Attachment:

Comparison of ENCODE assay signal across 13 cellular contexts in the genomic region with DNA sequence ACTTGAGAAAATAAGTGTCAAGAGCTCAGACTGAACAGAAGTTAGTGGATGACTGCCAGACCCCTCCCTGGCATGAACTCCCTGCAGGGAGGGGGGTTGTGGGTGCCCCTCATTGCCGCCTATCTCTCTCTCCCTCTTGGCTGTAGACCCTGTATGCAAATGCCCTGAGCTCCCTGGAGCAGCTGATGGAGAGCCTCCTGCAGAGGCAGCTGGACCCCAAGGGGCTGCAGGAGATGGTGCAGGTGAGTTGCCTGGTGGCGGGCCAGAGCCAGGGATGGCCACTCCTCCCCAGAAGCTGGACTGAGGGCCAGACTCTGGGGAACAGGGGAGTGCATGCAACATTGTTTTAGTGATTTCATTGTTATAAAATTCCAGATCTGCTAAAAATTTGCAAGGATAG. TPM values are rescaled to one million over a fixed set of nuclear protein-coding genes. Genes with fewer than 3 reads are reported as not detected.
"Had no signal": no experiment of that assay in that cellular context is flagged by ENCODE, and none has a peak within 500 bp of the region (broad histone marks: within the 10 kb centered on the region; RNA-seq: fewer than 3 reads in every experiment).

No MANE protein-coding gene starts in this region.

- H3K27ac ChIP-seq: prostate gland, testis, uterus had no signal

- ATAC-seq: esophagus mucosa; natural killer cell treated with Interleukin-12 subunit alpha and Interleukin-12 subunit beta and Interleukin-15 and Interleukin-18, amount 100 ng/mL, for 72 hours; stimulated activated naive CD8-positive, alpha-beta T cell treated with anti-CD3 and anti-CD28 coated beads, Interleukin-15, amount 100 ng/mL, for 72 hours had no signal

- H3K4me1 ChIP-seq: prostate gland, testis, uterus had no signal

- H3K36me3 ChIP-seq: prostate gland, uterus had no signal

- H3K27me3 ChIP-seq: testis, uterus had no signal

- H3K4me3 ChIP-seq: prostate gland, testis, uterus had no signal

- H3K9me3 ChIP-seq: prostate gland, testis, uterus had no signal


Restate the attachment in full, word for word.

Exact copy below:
Comparison of ENCODE assay signal across 13 cellular contexts in the genomic region with DNA sequence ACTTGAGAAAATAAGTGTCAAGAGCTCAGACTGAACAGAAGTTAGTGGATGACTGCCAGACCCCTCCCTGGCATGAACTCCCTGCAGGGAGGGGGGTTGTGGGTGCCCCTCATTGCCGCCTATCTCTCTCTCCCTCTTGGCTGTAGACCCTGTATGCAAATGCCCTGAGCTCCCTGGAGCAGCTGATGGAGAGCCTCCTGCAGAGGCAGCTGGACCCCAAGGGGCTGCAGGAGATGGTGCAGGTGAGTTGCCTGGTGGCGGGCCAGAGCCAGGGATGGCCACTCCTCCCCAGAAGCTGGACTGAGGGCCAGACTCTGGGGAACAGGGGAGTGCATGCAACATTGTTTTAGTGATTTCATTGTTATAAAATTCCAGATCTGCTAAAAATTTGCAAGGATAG. TPM values are rescaled to one million over a fixed set of nuclear protein-coding genes. Genes with fewer than 3 reads are reported as not detected.
"Had no signal": no experiment of that assay in that cellular context is flagged by ENCODE, and none has a peak within 500 bp of the region (broad histone marks: within the 10 kb centered on the region; RNA-seq: fewer than 3 reads in every experiment).

No MANE protein-coding gene starts in this region.

- H3K27ac ChIP-seq: prostate gland, testis, uterus had no signal

- ATAC-seq: esophagus mucosa; natural killer cell treated with Interleukin-12 subunit alpha and Interleukin-12 subunit beta and Interleukin-15 and Interleukin-18, amount 100 ng/mL, for 72 hours; stimulated activated naive CD8-positive, alpha-beta T cell treated with anti-CD3 and anti-CD28 coated beads, Interleukin-15, amount 100 ng/mL, for 72 hours had no signal

- H3K4me1 ChIP-seq: prostate gland, testis, uterus had no signal

- H3K36me3 ChIP-seq: prostate gland, uterus had no signal

- H3K27me3 ChIP-seq: testis, uterus had no signal

- H3K4me3 ChIP-seq: prostate gland, testis, uterus had no signal

- H3K9me3 ChIP-seq: prostate gland, testis, uterus had no signal